Sadly, when mass murder occurs so publicly, so unexpectedly, so indiscriminately, it's the killers' names that seem to linger.
And when those are forgotten — as tragedy eclipses tragedy, as their faces fade from memory — the terror is just remembered by place.
Columbine. Virginia Tech. Fort Hood. Tucson. Aurora, Colo. Newtown. Charleston.
And now, Chattanooga.
Even on the day Chattanooga buried one of its lost Marines, the mass media spotlight already had veered to Lafayette, La., where a 59-year-old man walked into a theater and opened fire, killing two and wounding others.
Mass shootings since Columbine that killed more than five:
July 16, 2015: A 24-year-old man kills four Marines and one Navy specialist in Chattanooga.
June 18, 2015 A white supremacist kills nine people attending Bible study at a historic black church in Charleston, S.C..
May 23, 2014: A man fires from black BMW, kills seven in the UC Santa Barbara town of Isla Vista.
Sept. 16, 2013: A Navy contractor shoots and kills 13 at the Navy Yard in Washington, D.C.
Dec. 14, 2012: A gunman enters Sandy Hook Elementary School in Newtown, Conn., and shoots and kills 20 first-graders and six adults. He also killed his mother at the home they shared.
Sept. 27, 2012: A fired worker kills five at Accent Signage Systems in Minneapolis, Minn.; three others were wounded.
Aug. 5, 2012: Six Sikh temple members were killed when a 40-year-old U.S. Army veteran opened fire in a gurdwara in Oak Creek, Wis. Four others were injured.
July 20, 2012: During the midnight premiere of “The Dark Knight Rises” in Aurora, Colo., a 24-year-old killed 12 people and wounded 58.
May 29, 2012: A man opened fire on Cafe Racer Espresso in Seattle, Wash, killing five.
April 6, 2012: Two men shot five black men in Tulsa, Okla., in racially motivated shooting spree. Three died.
April 2, 2012: A former student killed seven people at Oikos University, a Korean Christian college in Oakland, Calif.
Oct. 14, 2011: Eight people died in a shooting at Salon Meritage hair salon in Seal Beach, Calif. The gunman killed six women and two men, while just one woman survived.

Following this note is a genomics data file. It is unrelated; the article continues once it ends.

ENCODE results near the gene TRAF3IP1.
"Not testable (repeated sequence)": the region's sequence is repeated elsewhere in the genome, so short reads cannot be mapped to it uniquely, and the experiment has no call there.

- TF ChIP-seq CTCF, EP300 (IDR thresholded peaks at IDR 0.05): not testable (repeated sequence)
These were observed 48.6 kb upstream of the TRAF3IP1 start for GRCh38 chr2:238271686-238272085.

Sept. 6, 2011: A gunman entered an IHOP restaurant in Carson City, Nev., and shot 12 people. Five died, including three National Guard members.
Jan. 8, 2011: Former Rep. Gabby Giffords, D-Ariz., was shot in the head when a 22-year-old opened fire on an event she was holding at a Safeway market in Tucson, Ariz. Six people died, including Arizona District Court Chief Judge John Roll, one of Giffords’ staffers and a 9-year-old girl. Nineteen total were shot.
Aug. 3, 2010: A man gunned down Hartford Beer Distributor in Manchester, Conn., after getting caught stealing beer. Eight were killed and two others injured.
Nov. 5, 2009: Forty-three people were shot by an Army psychiatrist at the Fort Hood army base in Texas.
April 3, 2009: A man opened fire at an immigration center in Binghamton, N.Y., before committing suicide. He killed 13 people and wounded four.
March 29, 2009: Eight people died in a shooting at the Pinelake Health and Rehab nursing home in Carthage, N.C.
Feb. 14, 2008: A man opened fire in a lecture hall at Northern Illinois University, killing six and wounding 21. The gunman shot and killed himself before police arrived. It was the fifth-deadliest university shooting in U.S. history.
Feb. 7, 2008: Six people died and two were injured in a shooting spree at the City Hall in Kirkwood, Mo. The gunman opened fire during a public meeting after being denied construction contracts.
Dec. 5, 2007: A 19-year-old in a department store in the Westroads Mall in Omaha, Neb., killed nine people and wounded four before killing himself.
April 16, 2007: Virginia Tech became the site of the deadliest school shooting in U.S. history when a student gunned down 56 people; 32 died in the massacre.
Feb. 12, 2007: In Salt Lake City’s Trolley Square Mall, five people were shot to death and four others were wounded by an 18-year-old gunman.
Oct. 2, 2006: An Amish schoolhouse in Lancaster, Pa., was attacked by a 32-year-old who separated the boys from the girls, binding and shooting the girls. Five girls died, while six were injured.
March 25, 2006: Seven died and two were injured in a shooting spree in Seattle, Wash. The massacre was the worst killing in Seattle since 1983.
March 21, 2005: Teenager killed his grandfather and his grandfather’s girlfriend before opening fire on Red Lake Senior High School in Minnesota, killing nine people on campus and injuring five.
March 12, 2005: During a Living Church of God meeting at a Sheraton hotel in Brookfield, Wis., a 44-year-old church member executed the pastor, the pastor’s 16-year-old son and seven others. Four were wounded.
July 8, 2003: A Lockheed Martin employee, shot up his plant in Meridian, Miss., shot 14 people and killed seven before killing himself.
Dec. 26, 2000: An Edgewater Technology employee shot and killed seven of his coworkers at the office in Wakefield, Mass.